Uncertainty over the fiscal picture in Washington and lingering effects of the drought will keep job and income growth modest in Nebraska this year, according to the latest forecast from a panel of leading state economists.
The forecast from the Nebraska Business Forecast Council isn't all bad. The state is expected to add more than 12,000 jobs this year, about equaling the number from the previous two years combined. But for a nation now five years past the start of the Great Recession, it's still not the robust kind of growth needed for the state and nation to finally put that historic downturn into the past.
“We continue to be disappointed we're not getting the rapid growth you often see after a recession ends,'' said Eric Thompson of the University of Nebraska-Lincoln's Bureau of Business Research, which puts out the twice-annual forecast.
The good news, Thompson said, is that since the recession was less severe in Nebraska, with a much more moderate spike in unemployment, the state can handle another year of moderate growth better than most places.
The other economists collaborating on the report were UNL's John Austin and Bruce Johnson; Jason Henderson, Omaha branch economist with the Federal Reserve; Chris Decker of the University of Nebraska at Omaha; Tom Doering of the Nebraska Department of Economic Development; Ernie Goss of Creighton University; Ken Lemke and Scott Loseke of the Nebraska Public Power District; Phil Baker of the Nebraska Department of Labor; Franz Schwarz of the Nebraska Department of Revenue; and Scott Strain of the Greater Omaha Chamber of Commerce.
Nationally, the recovery of the housing sector, easing of the European debt crisis and re-acceleration of the Chinese economy would suggest potential for strong growth in the U.S. economy in 2013. But in a report titled “An Underachieving Economy,'' the economists said the results are likely to again be disappointing.
The biggest reason is the daunting task President Barack Obama and Congress face reining in the nation's long-term budget deficits. For optimal economic growth, the economists said, policymakers need to avoid making deep cuts in the short-term but at the same time make the long-term cuts needed to restore economic confidence.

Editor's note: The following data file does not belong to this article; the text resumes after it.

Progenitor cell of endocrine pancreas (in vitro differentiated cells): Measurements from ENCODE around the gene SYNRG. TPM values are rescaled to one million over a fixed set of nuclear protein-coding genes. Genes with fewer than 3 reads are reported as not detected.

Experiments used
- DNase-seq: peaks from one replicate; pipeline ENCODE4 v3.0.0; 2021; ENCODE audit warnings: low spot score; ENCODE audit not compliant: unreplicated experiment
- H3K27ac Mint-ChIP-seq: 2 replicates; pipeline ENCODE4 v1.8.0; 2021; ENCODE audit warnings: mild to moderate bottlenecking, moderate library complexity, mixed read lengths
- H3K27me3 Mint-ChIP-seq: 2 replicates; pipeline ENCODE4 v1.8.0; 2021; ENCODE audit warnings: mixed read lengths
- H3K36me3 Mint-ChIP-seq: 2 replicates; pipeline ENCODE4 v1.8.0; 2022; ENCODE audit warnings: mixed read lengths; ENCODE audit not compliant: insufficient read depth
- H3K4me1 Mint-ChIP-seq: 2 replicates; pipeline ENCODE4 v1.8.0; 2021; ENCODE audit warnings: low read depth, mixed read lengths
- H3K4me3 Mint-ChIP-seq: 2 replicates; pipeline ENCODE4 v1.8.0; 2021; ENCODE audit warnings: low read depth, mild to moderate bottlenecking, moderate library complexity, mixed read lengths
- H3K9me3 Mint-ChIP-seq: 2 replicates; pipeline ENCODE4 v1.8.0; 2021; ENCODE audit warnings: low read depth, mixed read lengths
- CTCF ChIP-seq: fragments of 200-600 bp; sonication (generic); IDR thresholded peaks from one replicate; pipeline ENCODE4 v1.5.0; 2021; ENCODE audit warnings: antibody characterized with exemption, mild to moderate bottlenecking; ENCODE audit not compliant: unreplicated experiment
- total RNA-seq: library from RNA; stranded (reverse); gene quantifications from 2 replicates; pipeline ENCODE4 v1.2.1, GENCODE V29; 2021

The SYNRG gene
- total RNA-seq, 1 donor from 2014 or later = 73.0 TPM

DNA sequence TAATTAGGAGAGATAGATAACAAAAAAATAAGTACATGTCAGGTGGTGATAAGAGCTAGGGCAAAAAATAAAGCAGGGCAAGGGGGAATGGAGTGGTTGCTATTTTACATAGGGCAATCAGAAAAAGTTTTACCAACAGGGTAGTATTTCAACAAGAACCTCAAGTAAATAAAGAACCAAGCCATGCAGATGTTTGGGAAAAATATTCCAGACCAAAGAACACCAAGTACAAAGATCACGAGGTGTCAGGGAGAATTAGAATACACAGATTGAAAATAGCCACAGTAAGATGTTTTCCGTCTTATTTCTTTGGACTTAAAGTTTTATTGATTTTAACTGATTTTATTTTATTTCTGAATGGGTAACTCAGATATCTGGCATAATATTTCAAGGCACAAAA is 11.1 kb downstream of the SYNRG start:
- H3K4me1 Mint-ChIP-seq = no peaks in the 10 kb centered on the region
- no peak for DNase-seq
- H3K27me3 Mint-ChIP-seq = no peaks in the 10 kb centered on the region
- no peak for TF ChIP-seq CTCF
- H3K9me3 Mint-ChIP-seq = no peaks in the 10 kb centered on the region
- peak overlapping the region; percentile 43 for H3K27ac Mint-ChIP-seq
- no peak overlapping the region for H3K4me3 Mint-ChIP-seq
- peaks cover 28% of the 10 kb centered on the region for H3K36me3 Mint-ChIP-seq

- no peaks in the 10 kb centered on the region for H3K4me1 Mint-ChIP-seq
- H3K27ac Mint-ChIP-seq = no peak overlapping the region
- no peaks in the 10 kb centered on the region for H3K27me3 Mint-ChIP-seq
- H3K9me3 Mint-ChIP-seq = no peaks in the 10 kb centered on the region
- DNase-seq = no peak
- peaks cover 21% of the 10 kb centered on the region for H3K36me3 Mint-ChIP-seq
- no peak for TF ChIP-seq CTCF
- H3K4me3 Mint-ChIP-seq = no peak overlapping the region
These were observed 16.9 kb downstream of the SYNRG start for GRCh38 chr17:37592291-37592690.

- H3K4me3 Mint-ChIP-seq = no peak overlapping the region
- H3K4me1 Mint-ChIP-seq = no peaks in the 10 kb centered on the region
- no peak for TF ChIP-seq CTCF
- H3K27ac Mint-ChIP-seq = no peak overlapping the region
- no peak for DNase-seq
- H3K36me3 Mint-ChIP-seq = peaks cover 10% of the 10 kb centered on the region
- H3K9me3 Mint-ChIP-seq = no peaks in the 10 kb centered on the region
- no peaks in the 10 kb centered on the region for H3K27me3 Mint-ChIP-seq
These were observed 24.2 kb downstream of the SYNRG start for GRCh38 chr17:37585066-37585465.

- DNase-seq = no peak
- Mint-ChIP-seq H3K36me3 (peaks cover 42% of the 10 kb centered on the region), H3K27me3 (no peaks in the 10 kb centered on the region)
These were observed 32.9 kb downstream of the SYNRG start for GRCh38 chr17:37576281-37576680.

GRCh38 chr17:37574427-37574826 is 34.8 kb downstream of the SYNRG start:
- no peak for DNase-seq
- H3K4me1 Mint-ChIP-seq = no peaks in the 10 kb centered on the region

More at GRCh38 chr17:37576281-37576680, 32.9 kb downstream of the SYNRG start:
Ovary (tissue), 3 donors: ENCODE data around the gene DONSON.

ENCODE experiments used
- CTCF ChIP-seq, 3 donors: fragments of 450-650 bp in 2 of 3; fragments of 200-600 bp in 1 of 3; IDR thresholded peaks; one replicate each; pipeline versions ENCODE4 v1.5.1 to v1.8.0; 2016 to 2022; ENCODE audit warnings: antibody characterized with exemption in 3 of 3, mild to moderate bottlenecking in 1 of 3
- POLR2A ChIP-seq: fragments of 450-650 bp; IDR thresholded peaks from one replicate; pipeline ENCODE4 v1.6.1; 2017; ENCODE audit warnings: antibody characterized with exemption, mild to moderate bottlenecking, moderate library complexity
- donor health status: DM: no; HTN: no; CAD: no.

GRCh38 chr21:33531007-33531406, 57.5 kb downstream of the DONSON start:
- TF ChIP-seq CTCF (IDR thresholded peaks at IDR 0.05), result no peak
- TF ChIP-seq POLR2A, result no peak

“Policymakers really need to thread the needle in terms of making difficult decisions but not making draconian cuts right away,'' Thompson said. “It's most likely that will not happen.''
Overall, the Nebraska forecast calls for nonfarm job growth of 1.3 percent in 2013 and 1.5 percent in 2014. Those are improved over the anemic 0.4 percent and 0.9 percent growth seen in 2011 and 2012.
Nonfarm personal income is expected to climb by 2.7 percent, below last year's 3.3 percent. That drop is largely due to the expiration of the 2 percent payroll tax cut that has helped prop up take-home pay the past two years.
Farm income is expected to continue to fall from the record $7.5 billion seen in 2011, retreating 13.5 percent on top of the 30.3 percent drop seen in 2012. Still, that will leave farm income during 2013 at about $4.5 billion, more than double what was seen just over a decade ago.
Even without another dry year, lingering moisture deficits could affect yields, and crop prices will likely be lower. The lower prices would actually be good news for the cattle industry, which was hit hard by high feed prices during the drought.
Other highlights from the report, by job sector:
Construction: Building permits and housing starts surged in 2012. Continued housing growth and other commercial construction should bring 1,300 new jobs in 2013 and another 1,300 in 2014.
Manufacturing: The industry saw a bit of a rebound in late 2012. There will likely be only moderate growth overall in 2013 as manufacturers that cater to the region's farm sector see a drop in sales. Sector will add about 800 jobs this year and about double that the following year.
Transportation: Growth trend as the national economy improves will be held back by difficulty in finding workers, particularly in trucking. Sector should add about 1,000 jobs in both 2013 and 2014.
Services: Sector including health care, business services and entertainment should continue broad, strong growth. It's expected to grow 2 percent in 2013, nearly 8,600 jobs, and 2.3 percent in 2014.
Financial services: Shed about 600 jobs during 2012. That should reverse with growth of about 500 jobs this year and 700 the next.
Information: Sector that includes data processing, telecommunications and the news media will shrink slightly as growing demand for services is outpaced by technology improvements. Total loss forecast at about 100 jobs.
Retail: Employment grew almost 1 percent in 2012, the largest increase since 2007, on sharp improvement in retail sales. But growing productivity due to labor-saving technology will limit growth to about 500 jobs this year and 600 next.
Government: Federal employment is expected to decline by 1 percent each of the next two years but should be more than offset by increase in state and local employment as tax revenue continues a rebound from recession losses. Sector overall should add more than 2,000 jobs over two years.
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Key Nebraska economic indicators
|Nonfarm employment||Nonfarm personal income||Net farm income|
Source: Nebraska Business Forecast Council